"No physician is racist, so how can there be structural racism in health care?" wrote the Journal of the American Medical Association (JAMA) in a tweet promoting its podcast in early March 2021. In the podcast, Dr. Ed. Livingston, a white male surgeon and JAMA Deputy Editor, dismissed the concept of structural racism, protesting, "many of us (physicians) are offended by the concept that we are racist." Backlash to the since-deleted tweet and the podcast was so swift that Livingston subsequently resigned from his post.
Livingston's sentiments naively suggest that a medical degree inoculates physicians from racism. It clings to the mistaken notion that racism only harms Black patients when actively schemed. This view flies in the face of countless studies, many appearing in JAMA itself, demonstrating widespread barriers to health care for Black patients from basic preventive services to cutting-edge treatments. Worst of all, it obscures how stubborn racist legacies reinvent themselves.
Indeed, even today, modern-day segregation within hospitals kills Black patients, as statistics have shown.
Take surgery for instance, commonly performed on older adults. Earlier analyses reveal that the mortality rate for common surgical procedures can be 35% or more higher among Black patients as opposed to white patients. These disparities are commonly linked to a history of redlining that has left Black communities disproportionately served by poorer hospitals. Even when elite hospitals are in Black communities, their patients tend to be disproportionally white.
But what if those inequalities are removed by examining Black and white patients treated within the same hospital? To investigate this, we analyzed national Medicare claims from older beneficiaries who underwent heart bypass surgery, a complex and technical procedure. Our worrying results, published in Circulation: Cardiovascular Quality and Outcomes, identified two issues.
First, we found physician teams treating Black patients did not often overlap with those of white patients undergoing heart bypass surgery — even within the same hospital. Hospital segregation was vastly higher than observed in care settings such as nursing homes or neonatal care units. Indeed, care by cardiac surgery teams may be more racially segregated than a high school lunchroom. In some hospitals, some providers cared exclusively for Black patients, while others treated none.
Second, after controlling for other health variables, we found Black patients had significantly higher mortality rates when treated at hospitals with higher levels of segregation. And, encouragingly, when segregation was lower and provider teams treated both Black and white patients, the mortality difference went away.
It is hard to know why such segregation continues. Hospital segregation may seem a specter from a long-past Jim Crow era. When Title VI of the Civil Rights Act prohibited the Federal government from making Medicare payments to facilities practicing racial discrimination, de jure segregation ended nearly overnight. But de facto segregation has proven harder to banish.
Of course, Black patients may prefer racially familiar doctors; yet sadly, there are too few Black surgeons to explain the mortality difference. Further, racially concordant interactions generally lead to enhanced satisfaction and better clinical outcomes. Taken together, the contemptuous view that underqualified Black doctors are the problem is unlikely.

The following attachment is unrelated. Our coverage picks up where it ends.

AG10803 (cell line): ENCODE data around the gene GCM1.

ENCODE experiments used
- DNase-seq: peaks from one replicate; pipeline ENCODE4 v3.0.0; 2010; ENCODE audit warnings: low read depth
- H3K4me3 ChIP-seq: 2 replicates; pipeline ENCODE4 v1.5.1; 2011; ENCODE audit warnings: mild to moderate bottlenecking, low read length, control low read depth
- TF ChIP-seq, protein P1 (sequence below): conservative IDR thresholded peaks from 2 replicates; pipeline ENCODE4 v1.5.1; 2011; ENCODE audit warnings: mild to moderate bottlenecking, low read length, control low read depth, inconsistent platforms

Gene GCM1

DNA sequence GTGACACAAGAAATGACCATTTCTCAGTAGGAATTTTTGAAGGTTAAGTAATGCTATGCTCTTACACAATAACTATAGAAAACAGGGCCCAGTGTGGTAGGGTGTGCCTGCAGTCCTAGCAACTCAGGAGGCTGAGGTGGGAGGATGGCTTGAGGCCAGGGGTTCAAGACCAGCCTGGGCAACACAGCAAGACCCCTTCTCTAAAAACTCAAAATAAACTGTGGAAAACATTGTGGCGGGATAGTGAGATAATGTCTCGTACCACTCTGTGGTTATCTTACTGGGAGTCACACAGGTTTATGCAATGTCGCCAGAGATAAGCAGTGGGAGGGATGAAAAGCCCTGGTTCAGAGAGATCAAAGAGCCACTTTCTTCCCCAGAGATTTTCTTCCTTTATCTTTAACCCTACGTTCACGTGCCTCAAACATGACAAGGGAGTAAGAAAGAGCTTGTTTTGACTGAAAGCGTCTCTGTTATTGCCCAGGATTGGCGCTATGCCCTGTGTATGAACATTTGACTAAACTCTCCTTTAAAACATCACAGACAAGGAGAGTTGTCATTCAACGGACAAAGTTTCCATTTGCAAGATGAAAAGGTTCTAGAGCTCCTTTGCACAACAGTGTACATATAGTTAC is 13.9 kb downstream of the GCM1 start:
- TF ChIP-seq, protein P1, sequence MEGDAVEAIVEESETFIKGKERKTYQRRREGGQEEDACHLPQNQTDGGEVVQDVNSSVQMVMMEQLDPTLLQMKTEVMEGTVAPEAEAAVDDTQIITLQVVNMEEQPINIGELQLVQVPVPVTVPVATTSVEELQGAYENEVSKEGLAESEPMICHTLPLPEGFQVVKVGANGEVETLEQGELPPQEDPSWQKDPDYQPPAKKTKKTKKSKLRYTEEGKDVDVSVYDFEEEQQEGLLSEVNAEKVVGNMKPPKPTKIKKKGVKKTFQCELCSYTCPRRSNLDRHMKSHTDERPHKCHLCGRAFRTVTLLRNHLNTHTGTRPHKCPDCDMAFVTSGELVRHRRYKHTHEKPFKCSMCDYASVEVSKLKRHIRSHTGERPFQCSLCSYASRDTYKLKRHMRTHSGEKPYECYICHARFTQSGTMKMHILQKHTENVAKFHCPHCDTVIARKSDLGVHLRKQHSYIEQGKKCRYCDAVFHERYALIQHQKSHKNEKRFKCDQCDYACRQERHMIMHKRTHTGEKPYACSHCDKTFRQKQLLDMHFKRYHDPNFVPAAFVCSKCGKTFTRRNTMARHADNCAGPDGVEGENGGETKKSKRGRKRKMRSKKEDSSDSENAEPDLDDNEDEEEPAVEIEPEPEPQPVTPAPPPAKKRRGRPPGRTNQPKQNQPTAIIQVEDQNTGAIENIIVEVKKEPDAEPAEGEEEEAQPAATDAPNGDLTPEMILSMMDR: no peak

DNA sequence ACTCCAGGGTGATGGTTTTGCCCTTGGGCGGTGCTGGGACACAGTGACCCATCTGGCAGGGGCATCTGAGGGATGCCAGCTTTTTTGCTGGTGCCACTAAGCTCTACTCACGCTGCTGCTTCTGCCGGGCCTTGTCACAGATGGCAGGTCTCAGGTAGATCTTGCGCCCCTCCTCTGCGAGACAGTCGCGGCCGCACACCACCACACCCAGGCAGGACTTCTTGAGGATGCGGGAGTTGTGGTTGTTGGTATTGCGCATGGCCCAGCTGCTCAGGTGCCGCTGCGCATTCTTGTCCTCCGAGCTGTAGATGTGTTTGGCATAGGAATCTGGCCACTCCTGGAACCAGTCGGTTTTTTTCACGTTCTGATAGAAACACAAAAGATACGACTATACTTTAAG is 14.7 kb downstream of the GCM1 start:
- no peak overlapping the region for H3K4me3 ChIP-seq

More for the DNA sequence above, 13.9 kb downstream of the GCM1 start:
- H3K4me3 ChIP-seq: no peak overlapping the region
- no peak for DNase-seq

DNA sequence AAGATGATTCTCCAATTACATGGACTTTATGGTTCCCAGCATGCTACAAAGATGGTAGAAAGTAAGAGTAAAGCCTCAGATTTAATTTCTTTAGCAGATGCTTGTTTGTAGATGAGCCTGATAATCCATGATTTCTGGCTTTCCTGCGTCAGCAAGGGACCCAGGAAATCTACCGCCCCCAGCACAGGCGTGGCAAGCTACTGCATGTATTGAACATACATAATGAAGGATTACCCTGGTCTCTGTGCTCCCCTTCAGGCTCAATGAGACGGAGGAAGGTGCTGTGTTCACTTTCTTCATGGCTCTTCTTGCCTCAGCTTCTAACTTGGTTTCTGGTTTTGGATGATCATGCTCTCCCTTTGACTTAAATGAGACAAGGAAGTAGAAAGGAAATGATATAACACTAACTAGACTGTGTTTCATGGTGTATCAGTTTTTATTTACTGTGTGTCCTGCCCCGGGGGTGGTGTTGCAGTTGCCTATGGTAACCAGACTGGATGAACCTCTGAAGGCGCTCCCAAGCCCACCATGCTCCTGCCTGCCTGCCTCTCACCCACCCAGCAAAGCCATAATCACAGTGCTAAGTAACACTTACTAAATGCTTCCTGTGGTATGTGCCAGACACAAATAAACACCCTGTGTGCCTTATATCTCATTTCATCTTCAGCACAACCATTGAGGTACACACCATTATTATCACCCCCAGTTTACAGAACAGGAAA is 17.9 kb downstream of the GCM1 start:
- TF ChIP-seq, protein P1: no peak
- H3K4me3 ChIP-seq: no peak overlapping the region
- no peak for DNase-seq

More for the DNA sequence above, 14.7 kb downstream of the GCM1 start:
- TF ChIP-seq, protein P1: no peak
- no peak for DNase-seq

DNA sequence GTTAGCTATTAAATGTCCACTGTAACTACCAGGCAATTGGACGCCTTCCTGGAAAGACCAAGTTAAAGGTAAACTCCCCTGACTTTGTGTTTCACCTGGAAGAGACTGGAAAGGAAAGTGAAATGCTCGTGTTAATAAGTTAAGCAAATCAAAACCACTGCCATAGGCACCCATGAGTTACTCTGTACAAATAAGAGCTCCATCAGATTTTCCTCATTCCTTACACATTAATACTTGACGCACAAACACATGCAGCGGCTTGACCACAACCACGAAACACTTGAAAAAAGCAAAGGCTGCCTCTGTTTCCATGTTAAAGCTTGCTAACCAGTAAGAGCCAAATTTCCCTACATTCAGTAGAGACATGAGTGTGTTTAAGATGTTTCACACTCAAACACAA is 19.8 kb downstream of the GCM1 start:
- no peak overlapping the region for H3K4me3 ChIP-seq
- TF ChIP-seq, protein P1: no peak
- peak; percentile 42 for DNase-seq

The assignment of patients to provider teams is an opaque and complex process, largely insulated from public scrutiny and political control. It is possible that providers make profit-minded decisions, choosing patients through payment criteria like insurers, which might skew racial differences. Racial divisions in referrals among providers may also exist through informal relationships.
Even with the best of intentions, a provider team that becomes "the one for Blacks" may begin to view Black patients with a jaundiced eye, expecting poorer clinical outcomes or missing fresh insights from working across teams. One important aspect of this problem is evidence showing that physicians treat patients of different races differently; for example, falsely believing Black patients can withstand more pain than white patients and thus undertreating their pain. Most troubling, Black patients may simply be assigned to weaker provider teams.
In short, hospitals are not immune to the segregation and structural racism that infects so much of American life, from education to housing to employment. But the good news is that our research also shows the immense benefits of meeting the challenge head on.
Hospitals could start to measure how they distribute patients across provider teams and actively institute measures to desegregate patient care where needed. They could also develop activities around implicit bias and cultural humility, while advancing strategies to achieve greater workforce diversity.
Turning a blind eye because doctors do not consider themselves racist lessens our dedication to rooting out institutional harms. Surgeons do not have to set out to hurt people in order for the color of a patient's skin to determine their fate. Our findings make clear that hardly seen structural racism in health care can be a matter of life and death.
Ekow N. Yankah is a professor of law at the Benjamin N. Cardozo Law School of Yeshiva University. Dr. Brahmajee K. Nallamothu is Professor in the Division of Cardiovascular Diseases and the Department of Internal Medicine at the University of Michigan. Dr. John M. Hollingsworth is a Professor of Urology at the Center for Healthcare Outcomes & Policy at the University of Michigan.